ii. Banks that do not meet the thresholds are subjected to a layered, progressively stringent ‘program’, consisting of mandatory and discretionary regulatory actions, which aim to prevent further haemorrhaging, effectively quarantining the banks in breach until they are resolved. Another important rationale is to help supervisors enforce corrective measures in a rule-based manner and this way reduce the risk of forbearance.

Put simply, this is what Prompt Corrective Action (or PCA) is intended to achieve – to intervene early and take corrective measures in a timely manner, so as to restore the financial health of banks that are at risk by limiting deterioration in their health and preserving their capital levels. By construction then, PCA involves some restrictions on bank scope and expansion as not doing so would lead to excessive risks on the balance-sheets of these banks. Similarly, putting up PCA banks for sale in the market and / or replacing bank management become potential mechanisms for prompt resolution. It follows as a corollary that the strength of the PCA framework depends crucially on the extent of regulatory powers that can be exercised by the banking regulator.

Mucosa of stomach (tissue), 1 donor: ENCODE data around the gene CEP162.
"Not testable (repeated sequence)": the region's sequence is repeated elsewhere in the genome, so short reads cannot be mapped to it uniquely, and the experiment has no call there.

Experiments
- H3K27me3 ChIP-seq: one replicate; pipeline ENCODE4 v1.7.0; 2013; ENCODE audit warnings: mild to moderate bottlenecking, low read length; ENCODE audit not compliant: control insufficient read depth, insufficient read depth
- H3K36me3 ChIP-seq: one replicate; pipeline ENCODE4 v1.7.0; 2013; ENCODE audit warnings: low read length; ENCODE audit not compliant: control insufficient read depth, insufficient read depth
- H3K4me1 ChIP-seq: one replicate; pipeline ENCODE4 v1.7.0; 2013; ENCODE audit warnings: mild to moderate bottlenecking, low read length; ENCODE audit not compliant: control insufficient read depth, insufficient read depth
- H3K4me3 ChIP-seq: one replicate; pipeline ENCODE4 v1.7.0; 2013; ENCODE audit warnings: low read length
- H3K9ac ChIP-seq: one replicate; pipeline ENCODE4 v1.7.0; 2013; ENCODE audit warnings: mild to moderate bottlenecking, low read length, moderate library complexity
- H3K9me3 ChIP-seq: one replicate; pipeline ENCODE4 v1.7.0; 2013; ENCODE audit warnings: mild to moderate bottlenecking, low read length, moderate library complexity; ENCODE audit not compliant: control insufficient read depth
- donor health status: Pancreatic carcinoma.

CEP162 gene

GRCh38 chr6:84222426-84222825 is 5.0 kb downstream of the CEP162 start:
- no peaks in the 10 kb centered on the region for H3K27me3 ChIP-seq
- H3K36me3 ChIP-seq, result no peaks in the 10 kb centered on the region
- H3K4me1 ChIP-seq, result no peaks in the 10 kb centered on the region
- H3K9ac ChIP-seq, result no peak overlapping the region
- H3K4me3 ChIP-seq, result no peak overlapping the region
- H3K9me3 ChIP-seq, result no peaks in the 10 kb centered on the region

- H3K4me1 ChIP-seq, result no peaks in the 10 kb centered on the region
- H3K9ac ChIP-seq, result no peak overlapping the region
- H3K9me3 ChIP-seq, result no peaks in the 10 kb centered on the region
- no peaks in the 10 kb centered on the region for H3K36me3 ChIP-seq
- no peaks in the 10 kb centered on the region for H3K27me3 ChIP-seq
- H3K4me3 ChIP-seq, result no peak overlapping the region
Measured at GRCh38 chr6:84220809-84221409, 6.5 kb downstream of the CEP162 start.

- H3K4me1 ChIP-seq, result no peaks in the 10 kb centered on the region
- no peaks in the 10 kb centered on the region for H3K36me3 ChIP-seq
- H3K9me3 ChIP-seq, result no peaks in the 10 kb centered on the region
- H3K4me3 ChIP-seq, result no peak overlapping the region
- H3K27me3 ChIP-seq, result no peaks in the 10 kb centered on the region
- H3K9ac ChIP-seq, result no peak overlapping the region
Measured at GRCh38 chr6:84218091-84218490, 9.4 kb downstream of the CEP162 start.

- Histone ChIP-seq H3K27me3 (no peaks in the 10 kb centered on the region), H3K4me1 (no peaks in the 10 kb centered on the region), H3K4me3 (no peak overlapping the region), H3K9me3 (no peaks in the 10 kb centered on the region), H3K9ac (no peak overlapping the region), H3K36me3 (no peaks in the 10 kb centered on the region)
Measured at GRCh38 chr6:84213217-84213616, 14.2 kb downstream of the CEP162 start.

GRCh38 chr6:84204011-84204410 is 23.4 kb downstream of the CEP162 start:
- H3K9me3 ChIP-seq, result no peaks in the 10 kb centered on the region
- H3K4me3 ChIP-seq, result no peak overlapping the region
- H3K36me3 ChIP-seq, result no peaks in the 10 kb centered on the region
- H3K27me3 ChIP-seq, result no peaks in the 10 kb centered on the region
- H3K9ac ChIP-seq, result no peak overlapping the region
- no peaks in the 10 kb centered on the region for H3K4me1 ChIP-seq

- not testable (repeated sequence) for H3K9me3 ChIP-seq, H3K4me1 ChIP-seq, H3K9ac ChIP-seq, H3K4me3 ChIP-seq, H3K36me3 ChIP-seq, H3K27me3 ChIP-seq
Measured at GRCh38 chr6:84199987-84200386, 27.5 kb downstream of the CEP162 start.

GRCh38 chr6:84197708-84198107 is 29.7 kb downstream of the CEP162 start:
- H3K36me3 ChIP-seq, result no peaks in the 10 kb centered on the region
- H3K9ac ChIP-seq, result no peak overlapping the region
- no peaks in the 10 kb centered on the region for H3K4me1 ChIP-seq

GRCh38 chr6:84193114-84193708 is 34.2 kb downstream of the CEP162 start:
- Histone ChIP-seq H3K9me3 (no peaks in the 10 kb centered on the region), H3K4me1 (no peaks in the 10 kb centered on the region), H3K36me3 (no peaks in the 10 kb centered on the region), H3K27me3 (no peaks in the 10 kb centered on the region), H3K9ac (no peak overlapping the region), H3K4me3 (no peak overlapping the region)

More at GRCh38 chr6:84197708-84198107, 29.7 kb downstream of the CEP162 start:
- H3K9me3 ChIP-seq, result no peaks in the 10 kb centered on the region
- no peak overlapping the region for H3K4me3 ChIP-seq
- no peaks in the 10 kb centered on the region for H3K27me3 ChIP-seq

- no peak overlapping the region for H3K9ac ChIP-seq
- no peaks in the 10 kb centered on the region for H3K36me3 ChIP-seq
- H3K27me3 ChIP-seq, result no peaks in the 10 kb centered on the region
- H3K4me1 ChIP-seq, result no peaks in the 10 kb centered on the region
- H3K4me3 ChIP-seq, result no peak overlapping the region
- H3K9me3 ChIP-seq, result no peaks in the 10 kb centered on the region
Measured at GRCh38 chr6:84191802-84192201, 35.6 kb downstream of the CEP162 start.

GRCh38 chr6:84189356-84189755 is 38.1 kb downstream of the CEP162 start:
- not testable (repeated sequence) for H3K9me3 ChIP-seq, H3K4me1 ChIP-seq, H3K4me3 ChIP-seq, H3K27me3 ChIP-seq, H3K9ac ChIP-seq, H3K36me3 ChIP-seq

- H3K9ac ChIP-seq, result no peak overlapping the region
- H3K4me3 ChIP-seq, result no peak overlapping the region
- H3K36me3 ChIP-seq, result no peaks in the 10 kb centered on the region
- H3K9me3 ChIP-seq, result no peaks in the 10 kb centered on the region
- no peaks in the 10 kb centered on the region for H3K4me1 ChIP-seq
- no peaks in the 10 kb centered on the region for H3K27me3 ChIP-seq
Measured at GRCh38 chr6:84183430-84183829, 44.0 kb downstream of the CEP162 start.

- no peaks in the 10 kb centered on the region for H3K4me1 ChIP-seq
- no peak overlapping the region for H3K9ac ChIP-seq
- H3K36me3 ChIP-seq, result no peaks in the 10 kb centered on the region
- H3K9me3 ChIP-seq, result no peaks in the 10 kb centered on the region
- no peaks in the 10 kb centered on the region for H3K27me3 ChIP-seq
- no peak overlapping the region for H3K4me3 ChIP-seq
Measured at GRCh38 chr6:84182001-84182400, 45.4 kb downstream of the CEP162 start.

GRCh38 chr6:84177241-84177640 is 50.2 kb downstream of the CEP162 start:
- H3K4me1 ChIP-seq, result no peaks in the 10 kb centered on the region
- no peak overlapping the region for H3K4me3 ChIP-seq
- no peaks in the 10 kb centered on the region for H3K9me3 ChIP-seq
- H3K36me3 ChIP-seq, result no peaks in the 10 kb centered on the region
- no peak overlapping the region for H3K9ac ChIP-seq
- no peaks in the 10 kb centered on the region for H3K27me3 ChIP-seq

While the intent of PCA is primarily remedial, it can also act as a deterrence and incentivise bank management and shareholders to contain risks so they do not end up in PCA in the first place. And, by the virtue of being reasonably rule-based, PCA reduces the scope for discretion; like Odysseus, bank regulators tie themselves to the mast to evade the voices of the forbearance sirens.